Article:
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PhD thesis defense
PhD thesis defense — Not there and (not) yet. The spatio-temporal politics of oil and gas development in the Canadian North. Valeria Guerrieri defends her PhD thesis.
Date & Time:
South Campus, room 21.0.54 (‘Multisalen’)
Department of Cross-Cultural and Regional Studies
Valeria Guerrieri defends her PhD thesis: Not there and (not) yet. The spatio-temporal politics of oil and gas development in the Canadian North.
Associate professor Frank Sejersen
Associate Professor Rasmus Christian Elling, chair (University of Copenhagen)
Professor Mark Nuttall (University of Alberta)
Associate Professor Berit Kristoffersen (The Arctic University of Norway)
Although the discussion on the social and environmental impacts of energy development in the Arctic is rapidly growing in many countries, the spatial and temporal significance of this development is not yet fully acknowledged.
The PhD thesis Not there and (not) yet. The spatio-temporal politics of oil and gas development in the Canadian North aims at exploring the impacts of hydrocarbon exploration and extraction on the negotiation of geographies, rights and identities in the North of Canada over the last fifty years. By combining theoretical inputs from a variety of disciplines, the project investigates the spatial and temporal dynamics of Canadian energy development, i.e. how the different energy stakeholders, and particularly aboriginal people, both produce and inhabit continuously changing energy landscapes, and how they expect, envision and anticipate multiple and potentially contrasting energy futures.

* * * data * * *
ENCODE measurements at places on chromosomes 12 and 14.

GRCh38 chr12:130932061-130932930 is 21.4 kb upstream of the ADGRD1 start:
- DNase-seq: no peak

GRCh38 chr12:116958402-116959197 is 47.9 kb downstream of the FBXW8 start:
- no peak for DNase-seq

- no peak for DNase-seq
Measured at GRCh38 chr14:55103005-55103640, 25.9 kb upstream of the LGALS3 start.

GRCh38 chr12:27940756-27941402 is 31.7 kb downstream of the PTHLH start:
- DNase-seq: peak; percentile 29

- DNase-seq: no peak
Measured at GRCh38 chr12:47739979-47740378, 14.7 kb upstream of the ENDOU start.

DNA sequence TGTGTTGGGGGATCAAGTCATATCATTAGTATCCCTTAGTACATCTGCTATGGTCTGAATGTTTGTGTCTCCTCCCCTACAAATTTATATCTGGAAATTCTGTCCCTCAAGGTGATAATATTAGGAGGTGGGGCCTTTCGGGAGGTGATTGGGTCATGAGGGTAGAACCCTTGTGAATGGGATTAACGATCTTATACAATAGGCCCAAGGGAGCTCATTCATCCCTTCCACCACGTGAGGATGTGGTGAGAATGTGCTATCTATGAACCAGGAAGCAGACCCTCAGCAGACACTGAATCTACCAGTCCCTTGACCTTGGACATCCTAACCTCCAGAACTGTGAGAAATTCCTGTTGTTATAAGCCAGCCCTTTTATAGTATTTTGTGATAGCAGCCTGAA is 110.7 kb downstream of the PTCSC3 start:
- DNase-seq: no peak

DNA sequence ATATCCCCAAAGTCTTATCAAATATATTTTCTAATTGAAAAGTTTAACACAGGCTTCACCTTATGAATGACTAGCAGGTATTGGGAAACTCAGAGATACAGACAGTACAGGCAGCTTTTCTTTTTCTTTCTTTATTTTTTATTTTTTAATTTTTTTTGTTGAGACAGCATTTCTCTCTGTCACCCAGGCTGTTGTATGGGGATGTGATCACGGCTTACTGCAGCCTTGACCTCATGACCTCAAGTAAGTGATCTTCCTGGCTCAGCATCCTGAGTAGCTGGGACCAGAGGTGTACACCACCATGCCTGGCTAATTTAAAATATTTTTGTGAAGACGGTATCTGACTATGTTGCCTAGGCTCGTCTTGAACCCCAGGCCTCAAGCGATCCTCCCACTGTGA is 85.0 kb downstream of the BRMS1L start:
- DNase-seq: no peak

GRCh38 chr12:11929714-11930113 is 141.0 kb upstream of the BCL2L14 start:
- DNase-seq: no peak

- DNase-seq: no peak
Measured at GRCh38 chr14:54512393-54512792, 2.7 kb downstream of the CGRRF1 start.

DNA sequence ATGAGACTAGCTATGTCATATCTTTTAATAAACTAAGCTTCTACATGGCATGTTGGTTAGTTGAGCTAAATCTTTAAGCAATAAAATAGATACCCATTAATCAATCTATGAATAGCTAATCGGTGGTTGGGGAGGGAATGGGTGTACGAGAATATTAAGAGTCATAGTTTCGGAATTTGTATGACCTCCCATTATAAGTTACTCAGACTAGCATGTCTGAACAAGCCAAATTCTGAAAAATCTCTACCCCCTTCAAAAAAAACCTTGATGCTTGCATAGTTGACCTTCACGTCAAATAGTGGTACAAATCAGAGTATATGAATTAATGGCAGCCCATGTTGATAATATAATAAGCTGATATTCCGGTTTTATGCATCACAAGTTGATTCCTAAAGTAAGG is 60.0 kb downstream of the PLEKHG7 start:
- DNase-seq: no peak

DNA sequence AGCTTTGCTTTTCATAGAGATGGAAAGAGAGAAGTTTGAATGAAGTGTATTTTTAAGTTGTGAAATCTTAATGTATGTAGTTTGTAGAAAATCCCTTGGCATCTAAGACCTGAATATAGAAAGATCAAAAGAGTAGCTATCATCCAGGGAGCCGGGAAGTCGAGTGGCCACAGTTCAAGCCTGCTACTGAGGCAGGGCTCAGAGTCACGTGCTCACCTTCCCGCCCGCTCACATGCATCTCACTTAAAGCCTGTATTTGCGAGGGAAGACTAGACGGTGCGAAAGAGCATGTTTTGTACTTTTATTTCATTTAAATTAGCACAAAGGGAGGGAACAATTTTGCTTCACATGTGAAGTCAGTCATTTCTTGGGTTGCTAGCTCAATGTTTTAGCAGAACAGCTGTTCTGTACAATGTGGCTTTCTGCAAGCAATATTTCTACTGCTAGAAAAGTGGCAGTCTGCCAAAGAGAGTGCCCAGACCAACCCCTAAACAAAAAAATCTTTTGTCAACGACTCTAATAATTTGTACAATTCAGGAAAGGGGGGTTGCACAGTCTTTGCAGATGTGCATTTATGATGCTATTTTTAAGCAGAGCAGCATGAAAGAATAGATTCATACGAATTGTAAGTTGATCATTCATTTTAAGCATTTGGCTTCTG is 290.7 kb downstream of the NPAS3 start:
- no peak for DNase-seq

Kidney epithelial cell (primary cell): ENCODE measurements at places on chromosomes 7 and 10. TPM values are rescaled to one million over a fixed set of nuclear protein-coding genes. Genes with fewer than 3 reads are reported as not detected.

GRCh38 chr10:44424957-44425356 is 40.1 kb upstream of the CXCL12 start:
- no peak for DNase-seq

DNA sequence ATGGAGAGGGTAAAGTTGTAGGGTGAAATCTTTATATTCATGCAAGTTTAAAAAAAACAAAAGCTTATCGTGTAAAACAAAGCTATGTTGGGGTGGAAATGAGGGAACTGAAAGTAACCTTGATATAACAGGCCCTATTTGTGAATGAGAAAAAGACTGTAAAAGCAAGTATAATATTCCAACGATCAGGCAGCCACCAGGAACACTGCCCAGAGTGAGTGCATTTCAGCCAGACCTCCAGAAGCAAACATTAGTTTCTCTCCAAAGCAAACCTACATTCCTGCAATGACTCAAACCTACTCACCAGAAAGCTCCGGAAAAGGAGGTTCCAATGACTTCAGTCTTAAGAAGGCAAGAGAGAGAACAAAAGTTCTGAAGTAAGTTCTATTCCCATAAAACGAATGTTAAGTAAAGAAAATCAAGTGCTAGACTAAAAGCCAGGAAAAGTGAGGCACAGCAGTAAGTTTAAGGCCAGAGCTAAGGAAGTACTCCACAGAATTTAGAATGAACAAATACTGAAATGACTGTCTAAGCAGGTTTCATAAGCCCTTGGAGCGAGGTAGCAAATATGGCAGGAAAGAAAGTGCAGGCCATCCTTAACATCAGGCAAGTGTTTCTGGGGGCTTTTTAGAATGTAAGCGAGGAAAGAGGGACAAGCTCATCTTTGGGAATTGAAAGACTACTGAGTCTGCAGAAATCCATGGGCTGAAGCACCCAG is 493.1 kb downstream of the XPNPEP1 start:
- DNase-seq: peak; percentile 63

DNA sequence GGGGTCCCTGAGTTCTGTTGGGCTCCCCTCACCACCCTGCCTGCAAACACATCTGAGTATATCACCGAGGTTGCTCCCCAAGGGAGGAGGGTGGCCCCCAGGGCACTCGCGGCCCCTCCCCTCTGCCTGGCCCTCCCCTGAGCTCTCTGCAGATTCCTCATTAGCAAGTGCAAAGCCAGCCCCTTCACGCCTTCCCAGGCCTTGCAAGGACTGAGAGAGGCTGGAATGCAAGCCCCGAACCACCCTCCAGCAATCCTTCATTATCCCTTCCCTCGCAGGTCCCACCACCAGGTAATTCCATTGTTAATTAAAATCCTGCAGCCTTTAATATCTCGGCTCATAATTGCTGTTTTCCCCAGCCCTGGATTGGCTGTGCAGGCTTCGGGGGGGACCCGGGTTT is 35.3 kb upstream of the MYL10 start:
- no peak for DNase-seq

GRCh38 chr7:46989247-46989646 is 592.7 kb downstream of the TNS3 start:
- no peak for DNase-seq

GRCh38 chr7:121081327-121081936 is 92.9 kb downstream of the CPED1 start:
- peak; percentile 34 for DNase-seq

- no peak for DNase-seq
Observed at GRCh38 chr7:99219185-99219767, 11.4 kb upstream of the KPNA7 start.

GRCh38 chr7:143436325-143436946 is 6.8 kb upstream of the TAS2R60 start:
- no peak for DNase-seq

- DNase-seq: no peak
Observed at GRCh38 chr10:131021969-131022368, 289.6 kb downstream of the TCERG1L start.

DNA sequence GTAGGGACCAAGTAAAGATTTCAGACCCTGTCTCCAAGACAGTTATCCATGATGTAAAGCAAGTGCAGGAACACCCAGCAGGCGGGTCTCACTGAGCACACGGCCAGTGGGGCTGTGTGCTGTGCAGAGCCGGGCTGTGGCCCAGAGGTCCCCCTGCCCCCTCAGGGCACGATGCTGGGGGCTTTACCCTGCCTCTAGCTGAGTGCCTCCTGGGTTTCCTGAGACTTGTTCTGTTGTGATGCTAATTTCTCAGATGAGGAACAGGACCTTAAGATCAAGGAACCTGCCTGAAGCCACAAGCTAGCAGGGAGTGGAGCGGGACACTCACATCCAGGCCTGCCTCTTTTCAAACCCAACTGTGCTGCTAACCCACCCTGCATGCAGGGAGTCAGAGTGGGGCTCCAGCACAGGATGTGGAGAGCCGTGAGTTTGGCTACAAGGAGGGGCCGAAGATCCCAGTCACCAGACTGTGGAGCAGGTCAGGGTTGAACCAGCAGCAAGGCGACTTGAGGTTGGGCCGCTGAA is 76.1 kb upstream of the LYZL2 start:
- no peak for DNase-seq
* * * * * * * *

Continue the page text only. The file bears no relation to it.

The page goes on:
In this regard, the failed construction of a natural gas pipeline, the Mackenzie Valley Pipeline (1974-2017), is chosen as a main case study in order to show how – although not there, not yet, and probably, not anymore – this kind of megaprojects manages to trigger a series of long-lasting and long-distance transformations, affecting people’s behaviors, memories and narratives across time and space. Through the lens of the Dene testimonies presented in two separate and particularly extensive rounds of community hearings – the Berger Inquiry (1974-1977) and the Joint Review Panel hearings (2006-2007) – aboriginal perceptions, experiences and productions of space and time are explored, and, together with them, also the power relations underpinning space-time engagements.
Ultimately, the aim of this research is to contribute to the study of energy development and extractivism, currently developing at great speed in many scholarly and non-scholarly environments. Differently from much of the existing literature, the project approaches places, people and events “relationally”, i.e. as if these were in a constant interaction and interrelation with each other, and in a process of becoming, rather than something to be taken for granted.